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Corazonin signaling integrates energy homeostasis and lunar phase to regulate aspects of growth and sexual maturation in Platynereis

  • Andreatta, Gabriele;
  • Broyart, Caroline;
  • Borghgraef, Charline; 99696;
  • Vadiwala, Karim;
  • Kozin, Vitaly;
  • Polo, Alessandra;
  • Bileck, Andrea;
  • Beets, Isabel; 64034;
  • Schoofs, Liliane; 9494;
  • Gerner, Christopher;
  • Raible, Florian;
Publication Date
Jan 14, 2020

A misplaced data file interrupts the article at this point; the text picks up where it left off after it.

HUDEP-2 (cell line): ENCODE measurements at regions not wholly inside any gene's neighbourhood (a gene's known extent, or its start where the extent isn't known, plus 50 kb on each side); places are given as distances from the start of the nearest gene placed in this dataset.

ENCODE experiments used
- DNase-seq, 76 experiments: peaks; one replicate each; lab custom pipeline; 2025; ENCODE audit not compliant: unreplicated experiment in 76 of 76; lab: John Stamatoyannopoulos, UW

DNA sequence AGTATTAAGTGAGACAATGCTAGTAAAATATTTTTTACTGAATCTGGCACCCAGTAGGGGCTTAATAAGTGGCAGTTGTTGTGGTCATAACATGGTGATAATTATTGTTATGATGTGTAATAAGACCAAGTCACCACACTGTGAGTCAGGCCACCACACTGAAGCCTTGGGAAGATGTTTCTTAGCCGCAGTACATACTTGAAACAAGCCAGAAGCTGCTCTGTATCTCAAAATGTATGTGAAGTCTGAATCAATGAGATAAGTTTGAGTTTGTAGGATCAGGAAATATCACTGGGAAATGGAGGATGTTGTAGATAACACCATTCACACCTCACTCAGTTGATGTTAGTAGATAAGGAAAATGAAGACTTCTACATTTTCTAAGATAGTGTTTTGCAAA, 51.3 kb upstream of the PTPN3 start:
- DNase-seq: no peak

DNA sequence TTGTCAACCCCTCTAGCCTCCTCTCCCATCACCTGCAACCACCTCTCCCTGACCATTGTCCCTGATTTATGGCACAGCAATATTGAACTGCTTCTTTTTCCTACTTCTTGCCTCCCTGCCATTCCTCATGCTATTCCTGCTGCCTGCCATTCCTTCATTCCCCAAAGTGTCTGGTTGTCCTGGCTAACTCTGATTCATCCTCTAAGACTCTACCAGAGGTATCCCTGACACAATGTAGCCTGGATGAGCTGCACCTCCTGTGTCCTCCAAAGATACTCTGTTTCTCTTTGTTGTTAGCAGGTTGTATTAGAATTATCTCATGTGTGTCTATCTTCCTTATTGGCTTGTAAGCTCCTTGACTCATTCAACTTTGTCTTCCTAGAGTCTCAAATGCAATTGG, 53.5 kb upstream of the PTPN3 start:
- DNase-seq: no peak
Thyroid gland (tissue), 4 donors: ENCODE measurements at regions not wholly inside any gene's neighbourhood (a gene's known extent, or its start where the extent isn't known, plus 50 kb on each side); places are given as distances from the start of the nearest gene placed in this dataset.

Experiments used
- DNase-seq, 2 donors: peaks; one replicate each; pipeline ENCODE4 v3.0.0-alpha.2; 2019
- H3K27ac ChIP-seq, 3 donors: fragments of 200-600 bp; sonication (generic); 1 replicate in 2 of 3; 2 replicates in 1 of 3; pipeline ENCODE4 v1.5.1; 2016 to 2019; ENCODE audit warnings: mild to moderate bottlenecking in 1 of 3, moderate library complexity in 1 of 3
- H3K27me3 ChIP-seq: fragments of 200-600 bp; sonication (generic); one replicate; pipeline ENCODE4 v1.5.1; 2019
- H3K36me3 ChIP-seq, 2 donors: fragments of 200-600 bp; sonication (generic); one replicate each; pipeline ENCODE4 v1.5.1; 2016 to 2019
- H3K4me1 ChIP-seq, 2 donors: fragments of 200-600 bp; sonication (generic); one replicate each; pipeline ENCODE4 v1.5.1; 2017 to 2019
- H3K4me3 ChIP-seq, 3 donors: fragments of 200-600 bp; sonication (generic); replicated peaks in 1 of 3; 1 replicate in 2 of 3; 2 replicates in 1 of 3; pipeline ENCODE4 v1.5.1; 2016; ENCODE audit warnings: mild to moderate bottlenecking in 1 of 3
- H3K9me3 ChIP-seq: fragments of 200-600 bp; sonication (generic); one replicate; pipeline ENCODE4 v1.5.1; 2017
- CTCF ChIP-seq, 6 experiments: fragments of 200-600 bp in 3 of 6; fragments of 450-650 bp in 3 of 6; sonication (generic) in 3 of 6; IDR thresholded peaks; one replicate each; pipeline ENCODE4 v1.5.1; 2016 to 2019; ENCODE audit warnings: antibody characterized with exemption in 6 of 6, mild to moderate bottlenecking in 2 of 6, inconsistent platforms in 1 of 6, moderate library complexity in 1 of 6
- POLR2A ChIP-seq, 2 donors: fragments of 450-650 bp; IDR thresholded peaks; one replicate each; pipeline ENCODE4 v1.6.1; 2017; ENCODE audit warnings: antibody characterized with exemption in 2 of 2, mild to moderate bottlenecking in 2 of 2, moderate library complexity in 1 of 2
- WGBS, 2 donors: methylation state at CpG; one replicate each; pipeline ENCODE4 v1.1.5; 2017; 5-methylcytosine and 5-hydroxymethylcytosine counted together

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The molecular mechanisms by which animals integrate external stimuli with internal energy balance to regulate major developmental and reproductive events still remain enigmatic. We investigated this aspect in the marine bristleworm, Platynereis dumerilii, a species where sexual maturation is tightly regulated by both metabolic state and lunar cycle. Our specific focus was on ligands and receptors of the gonadotropin-releasing hormone (GnRH) superfamily. Members of this superfamily are key in triggering sexual maturation in vertebrates but also regulate reproductive processes and energy homeostasis in invertebrates. Here we show that 3 of the 4 gnrh-like (gnrhl) preprohormone genes are expressed in specific and distinct neuronal clusters in the Platynereis brain. Moreover, ligand-receptor interaction analyses reveal a single Platynereis corazonin receptor (CrzR) to be activated by CRZ1/GnRHL1, CRZ2/GnRHL2, and GnRHL3 (previously classified as AKH1), whereas 2 AKH-type hormone receptors (GnRHR1/AKHR1 and GnRHR2/AKHR2) respond only to a single ligand (GnRH2/GnRHL4). Crz1/gnrhl1 exhibits a particularly strong up-regulation in sexually mature animals, after feeding, and in specific lunar phases. Homozygous crz1/gnrhl1 knockout animals exhibit a significant delay in maturation, reduced growth, and attenuated regeneration. Through a combination of proteomics and gene expression analysis, we identify enzymes involved in carbohydrate metabolism as transcriptional targets of CRZ1/GnRHL1 signaling. Our data suggest that Platynereis CRZ1/GnRHL1 coordinates glycoprotein turnover and energy homeostasis with growth and sexual maturation, integrating both metabolic and developmental demands with the worm's monthly cycle. / status: published

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